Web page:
A comedy of errors. Social comedy worthy of Barbara Pym is Deborah Moggach's wonderful A Quiet Drink. This is the sort of story where you know two people are going to come together, only it takes most of the book to happen, and then when it does it is a quick delight, a disaster and then an unexpected though perfect ending that almost really couldn't conclude any other way. And Deborah Moggach pulls it all off spectacularly.
"It is a sly stroke of chance which brings Claudia and Steve together. Yet neither could know how far the consequences of a quiet drink would reach . . ."
Claudia was married to Adrian, but he's left her for Beth. It was a reasonably amicable split, though she'll feel bad when she finds out that Beth is pregnant. Now she lives in a flat where if she drops a pencil no one else will pick it up off the floor unless she does so. It could sit there for weeks unattended. Claudia works for Yours magazine.
Steve is lately married to June. He's a cosmetics salesman who will face something of a moral crisis when he meets a woman who works for a nonprofit trying to stop cruelty to animals (including stopping cosmetics firms from experimenting on animals). But that's a bit of an aside. He's fallen hard for June because she's so beautiful, but once they are married she stops working and becomes a rather stodgy housewife and not the wild pussycat he had expected (or at any rate, she's not one any longer).
June worked for a store selling cosmetics and would cross paths with Steve every time he came in to sell new items and tweak the store's displays. June is charming and pretty and the two are immediately attracted. However she knows she is not terribly ambitious and not in really the smartest cookie in the package, though she does try and educate herself in a way that will make her more interesting to Steve. She likes improving their home and looks forward to new carpeting.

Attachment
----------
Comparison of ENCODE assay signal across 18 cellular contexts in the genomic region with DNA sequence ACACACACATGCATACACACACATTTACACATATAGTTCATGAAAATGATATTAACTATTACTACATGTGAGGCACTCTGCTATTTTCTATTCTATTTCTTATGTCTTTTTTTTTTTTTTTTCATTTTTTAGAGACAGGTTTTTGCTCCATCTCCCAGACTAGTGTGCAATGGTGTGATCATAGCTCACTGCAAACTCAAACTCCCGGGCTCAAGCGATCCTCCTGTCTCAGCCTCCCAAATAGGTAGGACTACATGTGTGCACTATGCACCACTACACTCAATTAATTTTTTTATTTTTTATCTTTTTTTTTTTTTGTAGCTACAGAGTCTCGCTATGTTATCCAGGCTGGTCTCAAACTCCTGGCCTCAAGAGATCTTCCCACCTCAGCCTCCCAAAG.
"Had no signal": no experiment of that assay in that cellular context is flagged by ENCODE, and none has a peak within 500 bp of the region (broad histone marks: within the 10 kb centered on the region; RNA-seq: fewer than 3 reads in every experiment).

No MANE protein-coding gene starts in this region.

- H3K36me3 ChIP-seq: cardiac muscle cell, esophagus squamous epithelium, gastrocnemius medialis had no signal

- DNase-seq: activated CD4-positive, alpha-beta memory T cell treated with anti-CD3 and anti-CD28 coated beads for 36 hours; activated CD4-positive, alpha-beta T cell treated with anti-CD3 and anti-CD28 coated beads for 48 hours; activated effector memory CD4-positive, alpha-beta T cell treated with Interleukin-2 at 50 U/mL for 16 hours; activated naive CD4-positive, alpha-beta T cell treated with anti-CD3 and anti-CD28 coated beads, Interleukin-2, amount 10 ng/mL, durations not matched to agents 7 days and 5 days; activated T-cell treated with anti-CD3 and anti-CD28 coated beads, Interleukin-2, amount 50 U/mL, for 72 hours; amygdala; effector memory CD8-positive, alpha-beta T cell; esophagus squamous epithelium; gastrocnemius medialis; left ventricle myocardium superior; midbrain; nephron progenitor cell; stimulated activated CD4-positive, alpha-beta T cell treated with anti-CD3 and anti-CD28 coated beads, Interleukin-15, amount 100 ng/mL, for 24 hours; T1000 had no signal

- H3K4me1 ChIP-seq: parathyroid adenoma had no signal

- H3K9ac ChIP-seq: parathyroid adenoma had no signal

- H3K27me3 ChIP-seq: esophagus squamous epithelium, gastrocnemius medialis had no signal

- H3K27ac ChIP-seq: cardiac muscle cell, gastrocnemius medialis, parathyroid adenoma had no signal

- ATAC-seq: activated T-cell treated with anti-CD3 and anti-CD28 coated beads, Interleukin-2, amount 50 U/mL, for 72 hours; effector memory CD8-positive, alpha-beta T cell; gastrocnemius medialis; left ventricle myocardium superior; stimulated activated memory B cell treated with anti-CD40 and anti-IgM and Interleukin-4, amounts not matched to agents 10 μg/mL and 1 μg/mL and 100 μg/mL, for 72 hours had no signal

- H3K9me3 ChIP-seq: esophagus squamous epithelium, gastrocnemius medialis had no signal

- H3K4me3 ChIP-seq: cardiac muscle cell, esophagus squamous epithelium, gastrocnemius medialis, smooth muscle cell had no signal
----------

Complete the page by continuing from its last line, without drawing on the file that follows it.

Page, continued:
The new carpeting is bypassed when Steven uses the money to donate to the firm trying to save the animals. All for nothing as the woman he's trying to impress is mostly indifferent. June has no idea.
Claudia decides to take in a lodger and after a number of interviews with prospective roommates she settles on Alistair who works as a librarian. A nice fellow, a little odd. He has a mum somewhere out in the boonies. He keeps diaries which Claudia begins reading, both repelled by her behavior and unable to stop herself. She feels she must invite him to eat with her at mealtimes. It's very awkward as you might imagine.
June begins going to the library when Steve is off on his business calls and crosses paths with Alistair but they are only interested in the exchange of ideas and information.
Claudia's best friend Verity is married to Wil. They have several children. She grows their food and is all natural in her outlook on life and raising a family. They live in the outer suburbs. Maybe even further than that. Wil commutes into London for work. Wil makes a pass at Claudia. She almost regrets not taking him up on it fully since there is not so much as a look from an eligible man otherwise.
Claudia and Steve meet when his cosmetics firm has business with her magazine, Yours. They cross paths. They go for a quiet drink.
And this is where it all gets really good.
Characters meeting up, crossing paths, circling each other's orbits. Until one cut finger and a lack of sticking plasters threatens to unravel it all . . .
Social comedy extraordinaire.
I can see this as a movie!
It was published in 1980. It doesn't in any way feel dated to me, yet it oozes that period.
I could pick it up again Right Now and start reading it once more.
Deborah Moggach is a delight, but I think I mentioned that to you already.
I have almost all her books.
Yes, I am going to read more.
Very likely one of my best reads of the year.